teams up with Europe's most respected rimfire gunmaker to bring back the Mark XXII. And this time it's a bolt action.
By all accounts Roy Weatherby's high-performance belted magnum cartridges firmly established his name in the gun industry. The first of them (the .270 Weatherby Magnum) appeared in the early 1940s, when Weatherby was still in the insurance business and moonlighting as a wildcatter in a garage shop.
Gunwriter Phil Bourjaily tries the new Weatherby rimfire for fit. It points easily and balances nicely offhand.
In 1945 Weatherby resigned as a salesman for the Auto Club and opened a gun-building business on the corner of Long Beach and Firestone Boulevards in South Gate, California. Rent for his first shop, store and office--a 25-by-70 space that had been vacated by a barber--was $100 a month.
By dint of hard work, great salesmanship and a little luck, Weatherby sustained his business long enough to interest investors of real means, such as oil tycoon and international sportsman Herb Klein. Roy also exploited his location by putting Weatherby rifles in the hands of Hollywood stars such as Gary Cooper and John Wayne. By 1957, when Roy and company engineer Fred Jennie engineered the Weatherby Mark V action, the firm had weathered its toughest times.
In December 1960 Roy Weatherby contacted the Italian gunmaker Fabrica D'Armi P. Beretta to investigate production of a semiautomatic .22 rimfire rifle. Six months later, after a look at Beretta's design, Roy and Fred Jennie came up with their own action and took it to Gardone.
|THE ANSCHUTZ STORY|
| Georg Anschutz was born in 1640 in Mehlis, a small town in the province of Thuringia. He and his descendants distinguished themselves in the gunsmithing trade. On the first of July 1856, Julius Gottfried Anschutz and his wife, Luise, founded a company to produce hunting and target rifles. At the end of World War II, J.G. Anschutz Germania Waffenwerk AG was employing 600 people. After the collapse of Berlin early in 1945, Russians dismantled the plant machinery. The first week of July in that year, the Anschutz family moved to West Germany's American sector, settling in Heidenheim. After 1950, when the ban on manufacture of air and smallbore guns was lifted, Max Anschutz and his brother, Rudolf, looked for a place to resume rifle manufacture. They chose the city of Ulm.|
Dieter Anschutz shows the author the new Weatherby .22 with its Anschutz action.
Anchutz rifles got international acclaim when they earned four of the six rimfire shooting medals awarded in Rome at the 1960 Olympic Games. Since then, Anschutz has become so dominant in smallbore competition that the brand has become first pick of nearly every competitor. I bought my first Anschutz, a 1413 position rifle, when shooting for the Michigan State University rifle team. It helped me to state and regional smallbore championships on the open circuits and to the final tryouts for the 1972 Olympics.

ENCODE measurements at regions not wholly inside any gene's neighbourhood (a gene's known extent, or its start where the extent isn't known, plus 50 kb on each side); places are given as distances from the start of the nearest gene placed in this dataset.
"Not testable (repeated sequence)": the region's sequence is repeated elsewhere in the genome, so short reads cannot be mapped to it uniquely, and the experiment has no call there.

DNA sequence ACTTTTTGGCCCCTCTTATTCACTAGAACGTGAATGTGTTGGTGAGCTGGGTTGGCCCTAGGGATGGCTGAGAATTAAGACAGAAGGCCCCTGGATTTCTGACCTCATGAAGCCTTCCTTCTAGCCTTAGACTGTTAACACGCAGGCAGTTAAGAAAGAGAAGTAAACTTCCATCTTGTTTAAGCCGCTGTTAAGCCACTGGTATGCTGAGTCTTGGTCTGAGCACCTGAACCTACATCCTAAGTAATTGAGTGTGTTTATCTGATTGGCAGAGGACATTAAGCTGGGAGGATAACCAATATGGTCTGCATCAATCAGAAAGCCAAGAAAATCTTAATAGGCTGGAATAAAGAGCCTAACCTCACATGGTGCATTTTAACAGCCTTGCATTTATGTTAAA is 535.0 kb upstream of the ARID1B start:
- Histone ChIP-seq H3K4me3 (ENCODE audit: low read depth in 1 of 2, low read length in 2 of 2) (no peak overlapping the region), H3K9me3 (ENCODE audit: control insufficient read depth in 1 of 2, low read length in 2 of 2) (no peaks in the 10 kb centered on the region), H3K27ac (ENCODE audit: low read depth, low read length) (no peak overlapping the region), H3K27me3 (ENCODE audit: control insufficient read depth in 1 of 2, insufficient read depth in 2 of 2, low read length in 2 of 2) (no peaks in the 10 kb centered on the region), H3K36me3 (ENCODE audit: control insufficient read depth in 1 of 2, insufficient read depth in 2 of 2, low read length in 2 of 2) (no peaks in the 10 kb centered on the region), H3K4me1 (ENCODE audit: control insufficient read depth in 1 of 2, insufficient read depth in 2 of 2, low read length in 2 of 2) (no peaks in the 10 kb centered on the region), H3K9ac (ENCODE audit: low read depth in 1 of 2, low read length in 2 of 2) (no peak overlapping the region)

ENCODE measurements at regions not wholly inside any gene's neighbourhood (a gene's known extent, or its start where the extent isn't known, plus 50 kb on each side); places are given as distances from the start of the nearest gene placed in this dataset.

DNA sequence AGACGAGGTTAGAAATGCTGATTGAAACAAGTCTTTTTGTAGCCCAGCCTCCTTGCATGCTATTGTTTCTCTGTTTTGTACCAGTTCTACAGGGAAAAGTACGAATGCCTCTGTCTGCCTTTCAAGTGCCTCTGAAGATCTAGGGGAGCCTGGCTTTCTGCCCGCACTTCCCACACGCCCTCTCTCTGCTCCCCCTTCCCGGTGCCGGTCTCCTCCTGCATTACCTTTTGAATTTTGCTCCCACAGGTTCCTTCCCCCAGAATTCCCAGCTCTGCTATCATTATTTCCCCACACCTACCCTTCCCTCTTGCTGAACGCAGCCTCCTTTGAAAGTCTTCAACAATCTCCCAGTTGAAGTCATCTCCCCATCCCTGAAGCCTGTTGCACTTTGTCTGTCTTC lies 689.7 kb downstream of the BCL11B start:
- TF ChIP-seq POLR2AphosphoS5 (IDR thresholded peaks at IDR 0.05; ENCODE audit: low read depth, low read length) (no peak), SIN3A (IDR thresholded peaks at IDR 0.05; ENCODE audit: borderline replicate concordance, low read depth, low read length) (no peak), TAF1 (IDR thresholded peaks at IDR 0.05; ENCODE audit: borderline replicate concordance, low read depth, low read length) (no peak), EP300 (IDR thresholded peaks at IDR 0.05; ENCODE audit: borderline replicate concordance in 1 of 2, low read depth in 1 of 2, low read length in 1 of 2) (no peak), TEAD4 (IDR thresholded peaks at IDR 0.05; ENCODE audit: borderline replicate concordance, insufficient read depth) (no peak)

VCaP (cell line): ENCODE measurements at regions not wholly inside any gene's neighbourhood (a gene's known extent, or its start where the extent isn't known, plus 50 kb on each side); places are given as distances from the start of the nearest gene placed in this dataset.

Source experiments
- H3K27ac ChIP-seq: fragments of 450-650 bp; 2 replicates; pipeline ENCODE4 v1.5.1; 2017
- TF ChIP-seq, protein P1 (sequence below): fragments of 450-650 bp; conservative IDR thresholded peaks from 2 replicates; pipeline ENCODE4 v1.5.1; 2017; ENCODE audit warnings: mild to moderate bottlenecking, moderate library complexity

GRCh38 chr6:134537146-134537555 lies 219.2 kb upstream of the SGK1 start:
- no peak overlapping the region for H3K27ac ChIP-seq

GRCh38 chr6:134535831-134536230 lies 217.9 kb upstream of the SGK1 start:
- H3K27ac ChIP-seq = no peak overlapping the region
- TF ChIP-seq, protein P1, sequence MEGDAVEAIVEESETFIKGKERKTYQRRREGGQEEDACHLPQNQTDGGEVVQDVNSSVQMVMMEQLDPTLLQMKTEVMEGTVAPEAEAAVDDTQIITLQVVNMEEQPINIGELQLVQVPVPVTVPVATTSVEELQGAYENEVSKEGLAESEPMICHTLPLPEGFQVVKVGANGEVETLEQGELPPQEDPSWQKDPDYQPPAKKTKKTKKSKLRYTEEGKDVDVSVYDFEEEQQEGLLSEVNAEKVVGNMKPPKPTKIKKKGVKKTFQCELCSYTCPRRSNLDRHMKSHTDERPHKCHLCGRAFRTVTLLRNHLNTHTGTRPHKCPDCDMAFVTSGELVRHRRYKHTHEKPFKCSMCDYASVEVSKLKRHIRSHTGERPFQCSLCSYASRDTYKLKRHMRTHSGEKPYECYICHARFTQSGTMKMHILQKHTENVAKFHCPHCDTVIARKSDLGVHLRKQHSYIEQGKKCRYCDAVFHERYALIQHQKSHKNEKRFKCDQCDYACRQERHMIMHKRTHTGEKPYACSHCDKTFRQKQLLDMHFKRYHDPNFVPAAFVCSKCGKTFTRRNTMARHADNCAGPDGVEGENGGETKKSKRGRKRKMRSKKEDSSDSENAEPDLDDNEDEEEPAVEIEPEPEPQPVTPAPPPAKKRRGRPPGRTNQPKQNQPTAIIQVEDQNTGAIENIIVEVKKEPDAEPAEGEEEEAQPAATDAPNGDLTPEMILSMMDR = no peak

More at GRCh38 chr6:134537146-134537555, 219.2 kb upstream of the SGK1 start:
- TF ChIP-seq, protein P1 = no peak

In 1968, when that rifle wholesaled for about $300 (complete with match sights), Dieter Anschutz became manager of the family company. His son, Jochen, joined him as partner in 1992. Retaining top spot as a maker of super-accurate match rifles, Anschutz has diversified to build sporters, many on the Model 64 action, a lighter, more affordable rendition of the legendary 54 that anchors the Match series.
At that time the Beretta plant employed about 1,500 people, an imposing operation. The firm's president, Dr. Pier Giuseppe Beretta, was very receptive to the modifications Weatherby had made to the Italian rimfire, allowing that it might bring $60 in Europe--or half again as much as Beretta was then charging for its .22.
Roy's optimism faded when Dr. Beretta suggested that they split the tooling costs of 150 million lira. But it quickly returned when Roy applied the exchange rate and came up with $24,000. He agreed to ante up $12,000. After lengthy negotiations, Beretta contracted to produce the autoloading .22s for $24.90 each and pay a royalty of $2 per rifle for the first 15,000.
The new Weatherby .22 shoots well, thanks to the Anschutz 64 action and button-rifled barrel.
Stateside, the Weatherby Mark XXII was unveiled at the National Sporting Goods Dealer Show in January 1962. By March, Weatherby had more than 2,500 orders for his rimfire. To improve the delivery schedule of his rifle and rein in rising production costs, Roy turned to the Japanese firm of KTG.
Between 1967 and 1971, some 17,000 Weatherby Mark XXIIs with detachable box magazines came from KTG. In 1972 Nikko Kodensha, another Japanese company, began building the rifle. This company delivered both tubular and box-fed .22s until 1980, when O.F. Mossberg & Sons took over manufacture.
The 1979 Mossberg contract called for 25,000 rifles at a price 30 percent lower than Nikko's. But problems with the Mossberg rifles delayed delivery, and many orders were cancelled. In 1983, nearly five years after negotiations had begun, Weatherby and Mossberg agreed to cancel their agreement.